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China launches anti-monopoly probe into Alibaba

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China launches anti-monopoly probe into Alibaba

China's top market watchdog has begun a probe into Alibaba over alleged anti-competition practices at the e-commerce firm, the latest of Beijing's efforts to curb the country's ever-expanding internet titans.

Also on Thursday, Chinese authorities said they would meet with Alibaba-affiliate Ant to supervise the financial technology company on issues such as operating in a market-oriented way and with consideration for consumers' rights and interests.

Just after this announcement, Alibaba shares fell almost 9% in Hong Kong.

Last month, the Ant Group, which was previously called Alipay, was forced to halt its stock market listing, which would have been the world's biggest launch.

"This is an important measure for our country to strengthen anti-monopoly supervision in the internet sector, which is conducive to. promoting the long-term and healthy development of the platform economy", said a Thursday commentary in the state mouthpiece People's Daily.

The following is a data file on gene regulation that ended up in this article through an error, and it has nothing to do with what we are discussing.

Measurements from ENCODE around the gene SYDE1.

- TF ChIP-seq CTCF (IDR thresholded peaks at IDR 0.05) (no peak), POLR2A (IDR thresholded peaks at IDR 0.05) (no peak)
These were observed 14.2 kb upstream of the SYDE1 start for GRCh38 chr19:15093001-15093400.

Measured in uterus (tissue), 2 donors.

In a statement, the company said it "will actively cooperate with the regulators on the investigation".

Its financial services subsidiary Ant Group said in a statement that it would "diligently study and strictly comply with regulatory departments' requests".

China has sought to rein in its tech giants, recently announcing draft laws that would target predatory pricing or anti-competitive tactics.

The investigation of Alibaba comes after the Communist Party's top decision-making body vowed at a December 11 meeting to strengthen anti-monopoly efforts next year as it seeks to rein in what the Politburo called "disorderly capital expansion".

In China, Alibaba's main e-commerce platform competes with rivals including JD.com Inc and Pinduoduo Inc.

Regulators have become increasingly uncomfortable with parts of Ant's sprawling empire, chiefly its most lucrative credit business that contributed close to 40% of Ant's revenue in the first half of the year. Ma's remarks on financial regulation, delivered at a conference in October in Shanghai, appear to have helped catalyze the official pushback against Ant and Alibaba.

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